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Dr. Tran Cong Truc, MEASURES FOR MAINTENANCE OF PEACE, STABILITY AND ENHANCEMENT OF COOPERATION ON THE SOUTH CHINA SEA ( translated version)

"...The territorial dispute over the Paracels involves Vietnam and China. This dispute arose at the beginning of the 20th century (in 1909), starting with the brief visit by Commander-in-Chief Ly Chuan to some islands with a short landing on Woody island. This was precisely because the archipelago was under the control and management of France, whose troops were staying in solid garrisons, with facilities in service of the management by the French authority then continuing exercising, on behalf of Vietnam, sovereignty over the Paracels and Spratlys dating back at least to the 17th century. In 1946, taking advantage of the disarmament of the Japanese troops, the Chinese government sent its troops to occupy the eastern part of the Paracels but then had to retreat when Kuomintang was driven out of the mainland to Taiwan. In 1956, taking advantage of the French withdrawal from Indochina under the Geneva Agreement, and the Vietnamese government’s failure to take over the Paracels, the People’s Republic of China sent its troops to reoccupy the eastern part of the Paracels. In 1974, upon learning that the Sai Gon government’s troops were on the verge of collapse and American expeditionary force was forced to leave South Vietnam, with tacit approval of the American about China’s freedom of action (laisser faire), the People’s Republic of China sent its troops to the western part of the Paracels to seize Sai Gon-held islands. Vietnam, as the state having sovereignty over the Paracels, opposed or publicly protested against each and every move by China. It is “the first State in history to occupy and exercising sovereignty, the occupation exercise are real, peaceful, and in conformity with international law and practices”. Ever since China has made feverish efforts to consolidate and build the Paracels into a vital military base, a springboard for its southwards movement..."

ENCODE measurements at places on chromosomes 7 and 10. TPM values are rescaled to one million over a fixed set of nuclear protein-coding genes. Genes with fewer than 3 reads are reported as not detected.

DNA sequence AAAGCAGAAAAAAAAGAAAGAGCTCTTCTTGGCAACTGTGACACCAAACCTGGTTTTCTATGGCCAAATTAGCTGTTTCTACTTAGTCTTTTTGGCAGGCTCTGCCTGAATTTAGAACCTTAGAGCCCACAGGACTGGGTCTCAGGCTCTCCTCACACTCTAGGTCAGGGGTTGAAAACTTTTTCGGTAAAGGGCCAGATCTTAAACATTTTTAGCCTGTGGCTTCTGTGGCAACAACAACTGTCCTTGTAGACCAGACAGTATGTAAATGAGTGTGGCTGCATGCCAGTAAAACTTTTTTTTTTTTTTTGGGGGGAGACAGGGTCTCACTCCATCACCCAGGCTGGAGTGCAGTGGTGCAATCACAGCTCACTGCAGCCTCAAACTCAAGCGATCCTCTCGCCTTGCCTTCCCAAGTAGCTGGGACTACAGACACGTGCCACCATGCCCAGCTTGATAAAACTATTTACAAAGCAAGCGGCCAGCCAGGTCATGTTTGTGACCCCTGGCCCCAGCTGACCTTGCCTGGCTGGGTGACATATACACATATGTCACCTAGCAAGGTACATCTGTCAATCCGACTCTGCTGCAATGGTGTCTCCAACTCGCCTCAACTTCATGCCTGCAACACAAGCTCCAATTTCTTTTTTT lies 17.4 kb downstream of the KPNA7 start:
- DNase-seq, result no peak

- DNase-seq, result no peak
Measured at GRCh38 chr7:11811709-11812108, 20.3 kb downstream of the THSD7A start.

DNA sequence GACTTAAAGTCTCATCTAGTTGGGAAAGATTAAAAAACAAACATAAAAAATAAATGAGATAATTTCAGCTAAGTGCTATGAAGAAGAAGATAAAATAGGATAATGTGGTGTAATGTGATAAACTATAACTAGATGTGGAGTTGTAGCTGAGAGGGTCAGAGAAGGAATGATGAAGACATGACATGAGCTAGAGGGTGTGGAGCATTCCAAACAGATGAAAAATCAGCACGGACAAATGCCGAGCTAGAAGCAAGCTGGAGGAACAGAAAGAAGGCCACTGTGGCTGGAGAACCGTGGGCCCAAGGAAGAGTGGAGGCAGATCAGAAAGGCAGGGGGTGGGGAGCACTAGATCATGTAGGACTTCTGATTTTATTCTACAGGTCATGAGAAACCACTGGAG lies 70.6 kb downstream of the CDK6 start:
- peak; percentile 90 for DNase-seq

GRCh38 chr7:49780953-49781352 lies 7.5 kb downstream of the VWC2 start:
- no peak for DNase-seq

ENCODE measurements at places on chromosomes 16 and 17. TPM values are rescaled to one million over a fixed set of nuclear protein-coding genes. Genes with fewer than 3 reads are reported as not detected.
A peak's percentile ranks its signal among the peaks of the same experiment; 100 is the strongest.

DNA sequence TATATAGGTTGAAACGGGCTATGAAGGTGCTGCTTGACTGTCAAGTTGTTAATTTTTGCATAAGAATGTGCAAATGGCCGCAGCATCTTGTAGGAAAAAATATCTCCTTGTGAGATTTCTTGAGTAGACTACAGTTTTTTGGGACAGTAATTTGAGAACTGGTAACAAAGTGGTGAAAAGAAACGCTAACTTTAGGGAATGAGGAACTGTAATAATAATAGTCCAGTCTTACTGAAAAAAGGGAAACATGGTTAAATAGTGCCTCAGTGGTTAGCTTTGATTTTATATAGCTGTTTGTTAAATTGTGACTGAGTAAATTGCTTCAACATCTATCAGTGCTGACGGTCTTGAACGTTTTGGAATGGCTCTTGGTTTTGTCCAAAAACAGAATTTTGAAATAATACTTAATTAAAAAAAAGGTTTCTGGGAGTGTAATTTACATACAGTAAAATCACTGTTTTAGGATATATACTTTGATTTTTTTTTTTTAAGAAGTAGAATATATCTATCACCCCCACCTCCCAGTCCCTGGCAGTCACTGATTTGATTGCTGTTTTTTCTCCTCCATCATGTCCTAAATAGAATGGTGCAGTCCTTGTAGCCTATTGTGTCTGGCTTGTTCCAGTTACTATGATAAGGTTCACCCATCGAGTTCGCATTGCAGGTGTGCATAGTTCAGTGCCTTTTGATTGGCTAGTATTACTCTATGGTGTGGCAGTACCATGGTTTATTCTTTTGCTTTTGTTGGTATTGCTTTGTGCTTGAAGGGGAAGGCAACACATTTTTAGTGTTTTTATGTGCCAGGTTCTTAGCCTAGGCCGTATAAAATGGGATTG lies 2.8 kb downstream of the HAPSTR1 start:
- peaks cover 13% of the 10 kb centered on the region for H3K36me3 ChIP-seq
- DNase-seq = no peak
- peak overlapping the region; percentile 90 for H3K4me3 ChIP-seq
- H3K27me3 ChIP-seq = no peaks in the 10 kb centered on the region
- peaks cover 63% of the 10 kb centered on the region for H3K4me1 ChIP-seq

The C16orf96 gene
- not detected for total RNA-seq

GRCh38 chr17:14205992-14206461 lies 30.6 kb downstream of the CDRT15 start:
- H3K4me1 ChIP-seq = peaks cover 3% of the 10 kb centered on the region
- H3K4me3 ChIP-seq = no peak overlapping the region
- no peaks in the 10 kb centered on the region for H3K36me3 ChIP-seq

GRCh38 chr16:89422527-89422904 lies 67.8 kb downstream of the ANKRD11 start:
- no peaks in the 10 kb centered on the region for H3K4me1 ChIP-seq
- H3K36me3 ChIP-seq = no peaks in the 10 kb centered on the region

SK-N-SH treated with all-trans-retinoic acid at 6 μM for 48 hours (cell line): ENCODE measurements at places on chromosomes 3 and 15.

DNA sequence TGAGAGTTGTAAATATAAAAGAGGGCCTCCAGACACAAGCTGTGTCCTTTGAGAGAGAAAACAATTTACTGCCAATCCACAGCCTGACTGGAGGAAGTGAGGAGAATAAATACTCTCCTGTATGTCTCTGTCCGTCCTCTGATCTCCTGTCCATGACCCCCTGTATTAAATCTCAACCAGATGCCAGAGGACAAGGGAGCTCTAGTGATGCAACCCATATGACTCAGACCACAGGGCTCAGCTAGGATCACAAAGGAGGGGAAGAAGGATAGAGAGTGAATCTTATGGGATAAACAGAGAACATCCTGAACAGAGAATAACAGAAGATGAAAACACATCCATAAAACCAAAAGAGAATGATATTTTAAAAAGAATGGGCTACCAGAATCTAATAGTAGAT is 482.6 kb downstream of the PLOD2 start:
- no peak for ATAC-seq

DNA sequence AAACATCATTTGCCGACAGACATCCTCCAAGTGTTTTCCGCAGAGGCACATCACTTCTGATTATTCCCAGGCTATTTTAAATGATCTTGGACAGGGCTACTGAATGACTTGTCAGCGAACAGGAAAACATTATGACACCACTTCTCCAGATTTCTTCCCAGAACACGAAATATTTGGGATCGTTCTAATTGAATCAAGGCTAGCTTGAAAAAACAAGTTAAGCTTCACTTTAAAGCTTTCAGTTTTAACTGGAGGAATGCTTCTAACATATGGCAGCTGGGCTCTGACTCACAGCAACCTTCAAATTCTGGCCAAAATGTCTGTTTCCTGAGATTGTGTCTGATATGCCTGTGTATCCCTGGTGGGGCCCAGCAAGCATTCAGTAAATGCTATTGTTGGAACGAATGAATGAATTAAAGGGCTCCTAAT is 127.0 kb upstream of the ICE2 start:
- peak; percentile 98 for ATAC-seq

"The political environment in the South China Sea seems to have come a long way from the 1980’s and 1990’s when it was a locus of confrontation and conflict.  Indeed, the China-Vietnam clash of 1988 in which about 70 Vietnamese died, and China’s 1995 occupation and building of structures on the Philippines-claimed Mischief Reef seem like relics of a previous era.  Conflict has given way to co-operation in which China, Vietnam and the Philippines have undertaken co-operative seismic surveys in an agreed area.  But are these advances fundamental and durable – or fragile and temporary?  This brief examines recent developments in this context and suggests steps forward.